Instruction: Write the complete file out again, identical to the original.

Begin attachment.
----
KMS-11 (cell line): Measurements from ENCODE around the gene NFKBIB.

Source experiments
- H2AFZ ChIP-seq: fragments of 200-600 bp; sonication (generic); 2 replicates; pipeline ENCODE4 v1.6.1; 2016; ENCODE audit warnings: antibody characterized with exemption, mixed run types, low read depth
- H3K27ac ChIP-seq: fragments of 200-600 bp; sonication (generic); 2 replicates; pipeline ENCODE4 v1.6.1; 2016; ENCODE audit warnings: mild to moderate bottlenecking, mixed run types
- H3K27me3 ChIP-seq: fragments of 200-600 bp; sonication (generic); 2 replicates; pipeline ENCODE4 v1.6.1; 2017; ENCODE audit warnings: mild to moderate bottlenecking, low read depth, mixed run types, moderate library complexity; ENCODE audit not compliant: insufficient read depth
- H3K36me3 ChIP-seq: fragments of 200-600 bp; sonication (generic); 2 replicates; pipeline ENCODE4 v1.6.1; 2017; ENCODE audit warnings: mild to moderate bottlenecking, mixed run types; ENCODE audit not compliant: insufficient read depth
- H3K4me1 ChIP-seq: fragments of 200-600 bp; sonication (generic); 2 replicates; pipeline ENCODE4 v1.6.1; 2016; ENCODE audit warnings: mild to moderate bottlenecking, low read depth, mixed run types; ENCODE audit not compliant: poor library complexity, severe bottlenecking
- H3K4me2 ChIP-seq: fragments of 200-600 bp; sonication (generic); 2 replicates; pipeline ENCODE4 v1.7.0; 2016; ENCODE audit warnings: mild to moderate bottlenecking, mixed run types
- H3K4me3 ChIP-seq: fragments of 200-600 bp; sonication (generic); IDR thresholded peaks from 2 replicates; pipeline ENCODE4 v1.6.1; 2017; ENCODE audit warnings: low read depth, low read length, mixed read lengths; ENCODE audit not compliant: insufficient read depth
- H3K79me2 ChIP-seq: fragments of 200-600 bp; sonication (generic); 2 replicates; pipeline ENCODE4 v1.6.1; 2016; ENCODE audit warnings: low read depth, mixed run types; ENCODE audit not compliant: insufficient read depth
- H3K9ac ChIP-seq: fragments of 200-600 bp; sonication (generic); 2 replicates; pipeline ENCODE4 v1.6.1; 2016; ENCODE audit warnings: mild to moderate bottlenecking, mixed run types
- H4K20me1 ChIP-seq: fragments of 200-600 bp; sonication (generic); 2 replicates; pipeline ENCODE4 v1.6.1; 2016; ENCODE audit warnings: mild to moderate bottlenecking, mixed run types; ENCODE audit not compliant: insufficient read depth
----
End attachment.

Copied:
KMS-11 (cell line): Measurements from ENCODE around the gene NFKBIB.

Source experiments
- H2AFZ ChIP-seq: fragments of 200-600 bp; sonication (generic); 2 replicates; pipeline ENCODE4 v1.6.1; 2016; ENCODE audit warnings: antibody characterized with exemption, mixed run types, low read depth
- H3K27ac ChIP-seq: fragments of 200-600 bp; sonication (generic); 2 replicates; pipeline ENCODE4 v1.6.1; 2016; ENCODE audit warnings: mild to moderate bottlenecking, mixed run types
- H3K27me3 ChIP-seq: fragments of 200-600 bp; sonication (generic); 2 replicates; pipeline ENCODE4 v1.6.1; 2017; ENCODE audit warnings: mild to moderate bottlenecking, low read depth, mixed run types, moderate library complexity; ENCODE audit not compliant: insufficient read depth
- H3K36me3 ChIP-seq: fragments of 200-600 bp; sonication (generic); 2 replicates; pipeline ENCODE4 v1.6.1; 2017; ENCODE audit warnings: mild to moderate bottlenecking, mixed run types; ENCODE audit not compliant: insufficient read depth
- H3K4me1 ChIP-seq: fragments of 200-600 bp; sonication (generic); 2 replicates; pipeline ENCODE4 v1.6.1; 2016; ENCODE audit warnings: mild to moderate bottlenecking, low read depth, mixed run types; ENCODE audit not compliant: poor library complexity, severe bottlenecking
- H3K4me2 ChIP-seq: fragments of 200-600 bp; sonication (generic); 2 replicates; pipeline ENCODE4 v1.7.0; 2016; ENCODE audit warnings: mild to moderate bottlenecking, mixed run types
- H3K4me3 ChIP-seq: fragments of 200-600 bp; sonication (generic); IDR thresholded peaks from 2 replicates; pipeline ENCODE4 v1.6.1; 2017; ENCODE audit warnings: low read depth, low read length, mixed read lengths; ENCODE audit not compliant: insufficient read depth
- H3K79me2 ChIP-seq: fragments of 200-600 bp; sonication (generic); 2 replicates; pipeline ENCODE4 v1.6.1; 2016; ENCODE audit warnings: low read depth, mixed run types; ENCODE audit not compliant: insufficient read depth
- H3K9ac ChIP-seq: fragments of 200-600 bp; sonication (generic); 2 replicates; pipeline ENCODE4 v1.6.1; 2016; ENCODE audit warnings: mild to moderate bottlenecking, mixed run types
- H4K20me1 ChIP-seq: fragments of 200-600 bp; sonication (generic); 2 replicates; pipeline ENCODE4 v1.6.1; 2016; ENCODE audit warnings: mild to moderate bottlenecking, mixed run types; ENCODE audit not compliant: insufficient read depth